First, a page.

IntroductionSelf-motivation

Being A Motivator: Am I Entitled?

When I went back to my hometown in Indonesia, I was invited to my high schools (both Junior and Senior) and asked to motivate the students there. I was asked to do the same in my elementary school when I went back to Indonesia before as well. I feel honored, of course, but sometimes I’m not sure if I have the right to do that, like, am I entitled to motivate those students? For what? Because I got a scholarship abroad? Because I am now pursuing my Ph.D.? Because I’ve traveled to many countries? I’m not sure because…to be honest, I don’t think I’ve been successful enough in life, like, for instance, I don’t have a lot of money so I can’t be sure if I will forever live prosperously and I will still have to secure a job after I finish my Ph.D. I still don’t own my own house (not that I plan to have or buy one, though). And while marriage is not really my measurement of so-called success, I know for some it is, and here I am still single at this age. So I don’t know if my presence will be motivating or, on the contrary, discouraging and even demotivating.

This is from when I visited my senior high school.

But, well, my hometown is small, many people are not rich, most are farmers or merchants, and not many can or not many aspire to continue their study to the higher levels, either because of financial reasons or simply because they just don’t know if they actually can or are allowed to dream. I remember this saying by Trevor Noah, and it hits me so deeply. He says, “We tell people to follow their dreams, but you can only dream of what you can imagine, and, depending on where you come from, your imagination can be quite limited.” (Not sure if I used or wrote this before, but…) This quote is so sad but at the same time true. It might sound like an excuse, but, really, despite being a student with all A-s during my senior high school years, I couldn’t dream of having a profession like a NASA scientist or a CEO in a big company, simply because I didn’t know that they existed, I didn’t know it was possible. I didn’t know that someone like me could also have the opportunity shall I have wanted to. I couldn’t even think of enrolling myself in a medical school, aiming to be a medical doctor or a nurse because I’ve heard that the tuition was expensive. Though I was not confident that I would succeed in getting in, still, even if I managed to get it, I wouldn’t be able to afford the tuition. There’s no guarantee that I’d get a scholarship, and my parents were not rich so I didn’t think I’d be able to do it all. Even if I had to do a part-time job, I didn’t think I would be able to make it. So, yeah, to some extent, certain majors are only “for the rich”, or (perhaps), “the privileged.”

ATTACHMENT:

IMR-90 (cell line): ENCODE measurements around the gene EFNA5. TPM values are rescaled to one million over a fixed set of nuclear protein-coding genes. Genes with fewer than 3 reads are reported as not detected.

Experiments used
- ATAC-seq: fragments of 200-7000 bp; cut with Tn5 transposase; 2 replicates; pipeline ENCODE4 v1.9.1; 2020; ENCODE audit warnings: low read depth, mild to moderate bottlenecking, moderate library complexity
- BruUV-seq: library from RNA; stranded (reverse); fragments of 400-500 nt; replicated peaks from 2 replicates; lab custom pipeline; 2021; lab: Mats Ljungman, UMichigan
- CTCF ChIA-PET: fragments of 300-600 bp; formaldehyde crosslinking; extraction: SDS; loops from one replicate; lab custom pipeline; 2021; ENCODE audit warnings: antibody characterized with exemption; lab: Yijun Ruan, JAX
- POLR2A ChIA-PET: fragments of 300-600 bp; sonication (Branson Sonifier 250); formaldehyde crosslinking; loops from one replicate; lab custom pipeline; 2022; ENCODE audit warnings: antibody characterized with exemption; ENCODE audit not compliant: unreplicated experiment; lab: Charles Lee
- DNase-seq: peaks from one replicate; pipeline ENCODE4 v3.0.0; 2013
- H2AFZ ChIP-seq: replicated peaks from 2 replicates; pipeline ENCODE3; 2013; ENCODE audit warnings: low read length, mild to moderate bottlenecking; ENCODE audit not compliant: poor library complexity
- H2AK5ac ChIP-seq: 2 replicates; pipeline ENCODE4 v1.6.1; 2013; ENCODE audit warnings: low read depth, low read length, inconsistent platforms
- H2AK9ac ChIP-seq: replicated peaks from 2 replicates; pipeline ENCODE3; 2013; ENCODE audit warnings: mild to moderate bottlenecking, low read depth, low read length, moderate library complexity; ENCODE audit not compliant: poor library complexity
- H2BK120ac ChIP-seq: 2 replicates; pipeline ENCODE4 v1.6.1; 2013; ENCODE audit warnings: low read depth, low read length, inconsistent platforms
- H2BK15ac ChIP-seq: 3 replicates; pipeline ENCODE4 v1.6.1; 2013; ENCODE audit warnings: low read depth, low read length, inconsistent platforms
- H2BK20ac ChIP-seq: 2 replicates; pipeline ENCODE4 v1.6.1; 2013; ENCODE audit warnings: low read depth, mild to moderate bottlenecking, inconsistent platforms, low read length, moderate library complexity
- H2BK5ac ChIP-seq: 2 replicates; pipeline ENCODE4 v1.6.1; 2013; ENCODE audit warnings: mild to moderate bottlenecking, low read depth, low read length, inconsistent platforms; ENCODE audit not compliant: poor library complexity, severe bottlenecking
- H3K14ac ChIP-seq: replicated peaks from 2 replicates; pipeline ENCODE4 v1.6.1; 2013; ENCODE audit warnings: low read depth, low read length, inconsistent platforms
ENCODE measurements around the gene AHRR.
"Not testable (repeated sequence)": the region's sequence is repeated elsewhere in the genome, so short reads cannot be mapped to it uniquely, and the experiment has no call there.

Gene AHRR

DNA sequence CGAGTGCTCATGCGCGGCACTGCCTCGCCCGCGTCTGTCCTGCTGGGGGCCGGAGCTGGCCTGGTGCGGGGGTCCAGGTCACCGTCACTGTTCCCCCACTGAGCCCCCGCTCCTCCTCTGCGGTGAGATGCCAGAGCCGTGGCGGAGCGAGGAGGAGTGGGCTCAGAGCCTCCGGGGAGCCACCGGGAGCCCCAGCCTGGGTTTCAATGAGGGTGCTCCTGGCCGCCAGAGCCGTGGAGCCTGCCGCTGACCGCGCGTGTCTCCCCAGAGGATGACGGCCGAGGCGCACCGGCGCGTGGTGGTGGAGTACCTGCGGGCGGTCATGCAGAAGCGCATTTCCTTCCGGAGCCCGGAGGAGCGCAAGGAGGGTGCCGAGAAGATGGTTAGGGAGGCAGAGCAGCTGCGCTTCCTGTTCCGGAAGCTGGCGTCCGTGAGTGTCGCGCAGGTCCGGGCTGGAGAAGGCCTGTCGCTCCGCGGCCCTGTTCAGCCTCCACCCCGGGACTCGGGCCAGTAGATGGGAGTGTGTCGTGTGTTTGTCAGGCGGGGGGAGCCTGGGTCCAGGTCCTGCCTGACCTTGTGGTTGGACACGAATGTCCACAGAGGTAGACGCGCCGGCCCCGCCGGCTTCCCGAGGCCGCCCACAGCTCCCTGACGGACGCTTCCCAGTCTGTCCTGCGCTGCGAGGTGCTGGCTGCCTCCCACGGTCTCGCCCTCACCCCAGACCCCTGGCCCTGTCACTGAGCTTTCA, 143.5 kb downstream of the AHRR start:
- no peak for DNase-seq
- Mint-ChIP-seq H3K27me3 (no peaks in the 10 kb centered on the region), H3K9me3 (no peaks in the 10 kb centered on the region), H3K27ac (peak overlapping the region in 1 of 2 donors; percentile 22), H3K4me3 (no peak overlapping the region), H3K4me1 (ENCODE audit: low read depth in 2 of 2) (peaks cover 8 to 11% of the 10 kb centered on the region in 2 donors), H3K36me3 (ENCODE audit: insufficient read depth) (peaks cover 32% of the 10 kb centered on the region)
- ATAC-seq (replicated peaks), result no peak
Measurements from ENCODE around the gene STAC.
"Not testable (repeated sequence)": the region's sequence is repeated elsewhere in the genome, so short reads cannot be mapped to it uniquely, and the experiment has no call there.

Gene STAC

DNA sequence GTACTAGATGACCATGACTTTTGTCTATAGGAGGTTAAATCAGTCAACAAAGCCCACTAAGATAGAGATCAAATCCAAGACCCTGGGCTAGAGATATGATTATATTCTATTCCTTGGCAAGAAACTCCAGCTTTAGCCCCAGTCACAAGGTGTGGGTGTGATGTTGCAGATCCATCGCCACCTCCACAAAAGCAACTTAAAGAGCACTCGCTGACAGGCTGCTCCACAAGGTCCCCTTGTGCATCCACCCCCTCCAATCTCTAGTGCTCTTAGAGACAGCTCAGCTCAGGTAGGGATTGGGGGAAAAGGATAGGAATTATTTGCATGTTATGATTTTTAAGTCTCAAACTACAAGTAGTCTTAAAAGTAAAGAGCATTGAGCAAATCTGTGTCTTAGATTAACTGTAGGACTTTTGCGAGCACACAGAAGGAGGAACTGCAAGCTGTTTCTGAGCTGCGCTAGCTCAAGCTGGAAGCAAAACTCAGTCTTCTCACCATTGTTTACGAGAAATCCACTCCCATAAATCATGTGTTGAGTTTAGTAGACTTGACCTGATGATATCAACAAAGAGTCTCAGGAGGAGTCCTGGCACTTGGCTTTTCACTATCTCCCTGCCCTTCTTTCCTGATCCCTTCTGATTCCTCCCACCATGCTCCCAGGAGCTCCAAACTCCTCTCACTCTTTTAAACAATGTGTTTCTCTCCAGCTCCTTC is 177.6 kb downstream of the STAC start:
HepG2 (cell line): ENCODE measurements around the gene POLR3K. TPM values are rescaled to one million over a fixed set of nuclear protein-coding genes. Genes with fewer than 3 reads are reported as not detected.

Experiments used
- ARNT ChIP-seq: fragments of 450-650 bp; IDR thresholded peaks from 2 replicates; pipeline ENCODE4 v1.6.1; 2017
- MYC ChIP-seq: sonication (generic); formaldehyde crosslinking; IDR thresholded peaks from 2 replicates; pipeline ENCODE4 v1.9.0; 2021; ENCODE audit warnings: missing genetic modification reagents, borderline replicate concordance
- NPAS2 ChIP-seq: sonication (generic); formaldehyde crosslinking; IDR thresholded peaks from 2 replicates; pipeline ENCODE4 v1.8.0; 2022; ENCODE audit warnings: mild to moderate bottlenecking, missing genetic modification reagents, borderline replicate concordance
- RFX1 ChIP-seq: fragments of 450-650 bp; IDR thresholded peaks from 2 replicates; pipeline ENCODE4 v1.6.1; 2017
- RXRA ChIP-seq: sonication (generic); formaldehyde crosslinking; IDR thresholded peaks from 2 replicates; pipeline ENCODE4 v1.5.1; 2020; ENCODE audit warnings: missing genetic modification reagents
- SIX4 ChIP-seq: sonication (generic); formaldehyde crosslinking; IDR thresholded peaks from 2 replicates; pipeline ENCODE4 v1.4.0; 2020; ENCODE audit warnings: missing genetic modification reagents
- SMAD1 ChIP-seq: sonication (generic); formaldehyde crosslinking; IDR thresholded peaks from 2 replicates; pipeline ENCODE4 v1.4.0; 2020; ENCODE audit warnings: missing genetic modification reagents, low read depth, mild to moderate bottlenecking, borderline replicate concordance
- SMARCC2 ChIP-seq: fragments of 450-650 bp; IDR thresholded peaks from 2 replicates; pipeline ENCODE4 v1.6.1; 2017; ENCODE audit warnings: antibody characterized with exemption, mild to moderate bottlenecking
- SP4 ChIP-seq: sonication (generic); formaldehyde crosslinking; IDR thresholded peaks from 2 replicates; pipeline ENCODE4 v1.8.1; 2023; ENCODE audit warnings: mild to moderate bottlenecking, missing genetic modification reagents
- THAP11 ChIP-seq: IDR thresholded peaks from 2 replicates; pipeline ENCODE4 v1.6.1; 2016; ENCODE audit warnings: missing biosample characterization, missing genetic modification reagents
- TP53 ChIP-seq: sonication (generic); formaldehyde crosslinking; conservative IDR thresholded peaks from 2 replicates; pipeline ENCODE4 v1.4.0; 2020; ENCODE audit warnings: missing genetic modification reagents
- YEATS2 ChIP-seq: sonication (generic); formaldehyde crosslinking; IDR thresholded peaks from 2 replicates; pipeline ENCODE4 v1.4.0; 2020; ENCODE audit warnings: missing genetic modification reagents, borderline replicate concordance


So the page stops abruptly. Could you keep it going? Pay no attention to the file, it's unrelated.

So yeah, while I am not sure if I can be motivating, demotivating or even discouraging, if somehow my presence can help broaden their views, allowing them to see more dreams, letting them know that they can have the same opportunity, and if they consider my getting scholarship abroad, pursuing Ph.D., and traveling to some countries a success, then I’ll be more than happy to share my stories with them. And actually, I don’t mean to be conceited, but I wish I could visit more schools and share with more students. I want them to know that, while it’s not guaranteed, it’s possible. I believe that if they can believe it’s possible for them, then they won’t give up. They can treasure their hopes and dreams and actually make efforts. I’m not saying this without reasons. I mean, they can’t dream of something if they don’t know it, right? They won’t bother making efforts if they believe it’s impossible for them, right? That’s why… I might be useless and worthless, and after finishing my Ph.D., I might still be jobless, but, really, I always hope that one or more people I share my stories with will be motivated, inspired (if not too conceited to use these words), and be more successful, useful, and helpful for more people than me. While I can’t deny that I do feel happy when they seem amazed by my stories, or when I think they look up to me, it’s the thought, or rather the hope, that after I talk to them, somehow they can create their dreams, go for it, and successful in pursuing it that thrills me more and makes me happier. And this is because…